A Day on Ambulance 31


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  1. #1

    A Day on Ambulance 31

    Hospital transport is one of the many dull tasks of an EMT. It’s not the high tension rescue work we live for, but still a vital component to the healthcare system. The routine is typically hospital to hospital or nursing home to hospital and back.

    For me, transport was usually an opportunity to read, do homework or just waste 4-5 hours on a shift. If I was lucky, I’d get a partner who was funny or have a day full of women who loved a man in uniform.

    Instead, we were tasked with picking up a client for kidney dialysis- he was an older gentleman who had a history of COPD and other ailments, which required transport via ambulance and an EMT...’just in case.’

    Ezra was about what you might expect in an elderly man. Frail, confined to a wheelchair, loose skin and 110% attitude.

    He’d call us ambulance drivers, cabbies with bandaids and my favorite, “shitheads.” It was always good natured, he would regularly insist we take two dollars each and “treat yourself to a nice lunch” as he went about his appointment.

    On this particular day, we were told his usual facility was down, that we’d have to take Ezra to a place further across the city. He was pissed and I smiled, “guess you’re stuck with us all day, buddy,” I laughed. And in a thick Lithuanian accent, he replied “The least you can do is get an old man a glass of wine, you bastard.” I told him he’d have to settle for Gatorade.

    So on we went, stuck in traffic on 93, I radioed dispatch to let them know we were running behind, which prompted more complaints from Ezra about the traffic and the appointment. I made small talk about the Red Sox and the weather when he noticed my Gonzo tattoo and began to ask where I had it done, what it meant etc. I promised the next time I saw him I’d give him a copy of Hunter S Thompson’s ‘Hells Angels,’ as I was obsessed with his books at the time.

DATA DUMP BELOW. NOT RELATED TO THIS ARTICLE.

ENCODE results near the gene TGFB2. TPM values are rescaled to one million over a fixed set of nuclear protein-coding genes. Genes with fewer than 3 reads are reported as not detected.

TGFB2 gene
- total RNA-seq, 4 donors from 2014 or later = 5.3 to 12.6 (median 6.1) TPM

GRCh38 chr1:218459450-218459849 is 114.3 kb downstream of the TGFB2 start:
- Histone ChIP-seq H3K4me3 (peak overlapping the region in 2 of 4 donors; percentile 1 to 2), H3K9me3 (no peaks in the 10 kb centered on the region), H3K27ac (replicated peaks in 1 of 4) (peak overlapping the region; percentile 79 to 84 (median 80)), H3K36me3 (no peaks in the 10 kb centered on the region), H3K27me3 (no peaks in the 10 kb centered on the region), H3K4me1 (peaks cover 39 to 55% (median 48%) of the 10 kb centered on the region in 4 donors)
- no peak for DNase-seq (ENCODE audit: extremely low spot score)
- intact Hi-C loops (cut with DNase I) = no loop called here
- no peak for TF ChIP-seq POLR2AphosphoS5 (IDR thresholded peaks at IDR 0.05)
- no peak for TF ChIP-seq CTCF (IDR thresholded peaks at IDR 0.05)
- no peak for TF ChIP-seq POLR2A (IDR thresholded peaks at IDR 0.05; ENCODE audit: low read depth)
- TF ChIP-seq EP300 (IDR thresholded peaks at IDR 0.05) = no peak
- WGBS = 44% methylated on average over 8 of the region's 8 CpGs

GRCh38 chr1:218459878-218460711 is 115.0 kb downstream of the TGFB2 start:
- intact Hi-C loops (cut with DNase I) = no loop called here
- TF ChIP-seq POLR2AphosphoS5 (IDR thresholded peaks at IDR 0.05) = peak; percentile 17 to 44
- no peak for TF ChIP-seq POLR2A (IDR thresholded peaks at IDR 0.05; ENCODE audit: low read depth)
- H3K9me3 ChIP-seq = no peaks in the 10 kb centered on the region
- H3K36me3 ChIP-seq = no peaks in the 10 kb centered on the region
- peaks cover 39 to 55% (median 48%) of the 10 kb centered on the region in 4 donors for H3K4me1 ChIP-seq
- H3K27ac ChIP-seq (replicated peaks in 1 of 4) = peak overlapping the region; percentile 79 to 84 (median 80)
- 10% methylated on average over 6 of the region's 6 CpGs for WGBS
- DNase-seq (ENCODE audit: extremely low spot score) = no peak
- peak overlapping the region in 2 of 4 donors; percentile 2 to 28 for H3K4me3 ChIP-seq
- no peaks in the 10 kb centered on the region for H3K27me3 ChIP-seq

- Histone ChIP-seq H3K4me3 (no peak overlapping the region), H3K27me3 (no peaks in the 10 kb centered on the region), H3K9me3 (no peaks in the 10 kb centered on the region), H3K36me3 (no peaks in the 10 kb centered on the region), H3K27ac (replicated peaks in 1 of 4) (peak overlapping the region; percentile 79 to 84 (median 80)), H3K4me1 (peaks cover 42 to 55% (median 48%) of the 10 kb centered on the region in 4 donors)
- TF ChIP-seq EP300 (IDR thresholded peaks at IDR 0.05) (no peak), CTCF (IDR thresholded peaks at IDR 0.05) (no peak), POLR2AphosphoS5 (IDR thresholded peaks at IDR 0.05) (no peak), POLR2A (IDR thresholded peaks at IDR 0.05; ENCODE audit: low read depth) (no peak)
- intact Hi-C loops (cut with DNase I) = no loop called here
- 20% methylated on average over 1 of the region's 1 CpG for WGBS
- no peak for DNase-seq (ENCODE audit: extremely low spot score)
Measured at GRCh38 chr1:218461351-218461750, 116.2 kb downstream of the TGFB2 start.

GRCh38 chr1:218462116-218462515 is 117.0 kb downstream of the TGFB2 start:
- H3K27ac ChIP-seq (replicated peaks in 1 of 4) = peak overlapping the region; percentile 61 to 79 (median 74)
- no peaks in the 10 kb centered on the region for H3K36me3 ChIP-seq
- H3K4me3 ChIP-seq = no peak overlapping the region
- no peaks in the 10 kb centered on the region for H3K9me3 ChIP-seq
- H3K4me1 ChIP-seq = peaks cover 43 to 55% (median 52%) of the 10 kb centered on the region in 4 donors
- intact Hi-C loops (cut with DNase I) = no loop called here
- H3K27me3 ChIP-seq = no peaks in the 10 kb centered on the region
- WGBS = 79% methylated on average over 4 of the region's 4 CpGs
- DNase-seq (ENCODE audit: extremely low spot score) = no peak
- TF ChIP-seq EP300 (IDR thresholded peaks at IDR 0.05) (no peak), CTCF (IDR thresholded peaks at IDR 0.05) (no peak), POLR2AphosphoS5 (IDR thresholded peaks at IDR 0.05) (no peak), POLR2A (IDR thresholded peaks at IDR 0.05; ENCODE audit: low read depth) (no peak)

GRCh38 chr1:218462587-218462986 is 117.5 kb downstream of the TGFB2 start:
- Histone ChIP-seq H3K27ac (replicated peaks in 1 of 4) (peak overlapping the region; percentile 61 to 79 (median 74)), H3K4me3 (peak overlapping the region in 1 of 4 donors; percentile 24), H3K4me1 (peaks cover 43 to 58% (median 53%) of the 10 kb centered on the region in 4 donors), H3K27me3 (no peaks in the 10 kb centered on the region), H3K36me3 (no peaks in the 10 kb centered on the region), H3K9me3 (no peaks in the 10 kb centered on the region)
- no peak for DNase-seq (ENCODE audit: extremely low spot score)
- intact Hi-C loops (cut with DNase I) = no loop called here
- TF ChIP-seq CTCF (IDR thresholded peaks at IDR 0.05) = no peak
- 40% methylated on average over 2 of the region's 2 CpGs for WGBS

“I have a tattoo of my own, you know,” he said, pulling up the sleeve of his arm. What I saw changed the very air in the back of the rig from cool and light, to an instant feeling of weight on my chest.

    “Is that what I think it is?” I asked as my shocked eyes widely scanned the faded blue numerals.

    “Seventh Fort in Kaunus,” he replied, running long fingers over the crude serial number. “The Nazis didn’t tattoo all the kids, but I was just big enough that I got one.” He winced as he touched it and went on about how much it hurt, noting the jagged parts of the numbers where he at 12 years old, had flinched from the pain.

    The ride felt as if it took hours when in reality it was only about 45 minutes. I learned a lot that trip about starvation, terror, being treated as if one was less than human ....and death.

    Ezra lost both his parents to execution and younger sister to malnourishment: only he and his older brother survived. Still more of his relatives died at different camps, along with entire families...entire generations of his fellow countrymen.

    It takes a lot to shut me up, especially in my early 20s, but there I was, jaw to the floor, unblinking and completely stunned at this story. He spoke so matter of factly, it was as if I was engaging someone’s personal memoirs, one brutal page at a time.